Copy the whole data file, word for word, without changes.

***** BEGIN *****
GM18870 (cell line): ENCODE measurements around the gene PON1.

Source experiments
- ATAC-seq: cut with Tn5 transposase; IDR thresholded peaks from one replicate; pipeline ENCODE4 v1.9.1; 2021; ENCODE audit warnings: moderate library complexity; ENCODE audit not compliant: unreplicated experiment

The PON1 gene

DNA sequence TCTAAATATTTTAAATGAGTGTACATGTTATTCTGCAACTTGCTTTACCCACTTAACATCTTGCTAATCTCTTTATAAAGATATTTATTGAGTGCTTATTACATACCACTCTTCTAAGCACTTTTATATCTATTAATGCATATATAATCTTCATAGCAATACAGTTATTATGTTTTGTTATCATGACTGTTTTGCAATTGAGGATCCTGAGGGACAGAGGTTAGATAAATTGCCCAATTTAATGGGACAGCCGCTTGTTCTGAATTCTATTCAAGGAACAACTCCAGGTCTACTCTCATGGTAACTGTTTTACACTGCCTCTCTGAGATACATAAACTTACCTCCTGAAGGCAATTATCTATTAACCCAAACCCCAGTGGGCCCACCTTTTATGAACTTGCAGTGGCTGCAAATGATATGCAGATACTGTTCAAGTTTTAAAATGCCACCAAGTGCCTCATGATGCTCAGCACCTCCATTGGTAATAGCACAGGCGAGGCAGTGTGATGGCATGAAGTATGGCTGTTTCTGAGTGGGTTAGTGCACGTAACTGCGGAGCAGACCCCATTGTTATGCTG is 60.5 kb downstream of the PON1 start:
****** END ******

GM18870 (cell line): ENCODE measurements around the gene PON1.

Source experiments
- ATAC-seq: cut with Tn5 transposase; IDR thresholded peaks from one replicate; pipeline ENCODE4 v1.9.1; 2021; ENCODE audit warnings: moderate library complexity; ENCODE audit not compliant: unreplicated experiment

The PON1 gene

DNA sequence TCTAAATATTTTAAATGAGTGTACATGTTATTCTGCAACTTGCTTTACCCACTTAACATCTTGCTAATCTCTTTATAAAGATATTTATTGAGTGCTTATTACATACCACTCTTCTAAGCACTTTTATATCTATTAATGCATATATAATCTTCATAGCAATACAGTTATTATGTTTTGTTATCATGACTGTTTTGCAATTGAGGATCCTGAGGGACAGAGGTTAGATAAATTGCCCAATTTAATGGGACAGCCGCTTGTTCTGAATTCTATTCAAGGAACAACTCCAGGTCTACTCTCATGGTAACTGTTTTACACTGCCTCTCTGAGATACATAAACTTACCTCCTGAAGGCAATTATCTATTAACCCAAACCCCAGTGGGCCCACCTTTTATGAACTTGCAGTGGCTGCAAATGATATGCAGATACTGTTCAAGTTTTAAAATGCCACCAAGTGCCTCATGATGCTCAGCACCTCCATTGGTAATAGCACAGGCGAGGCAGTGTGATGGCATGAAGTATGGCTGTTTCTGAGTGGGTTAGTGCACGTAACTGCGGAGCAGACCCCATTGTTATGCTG is 60.5 kb downstream of the PON1 start: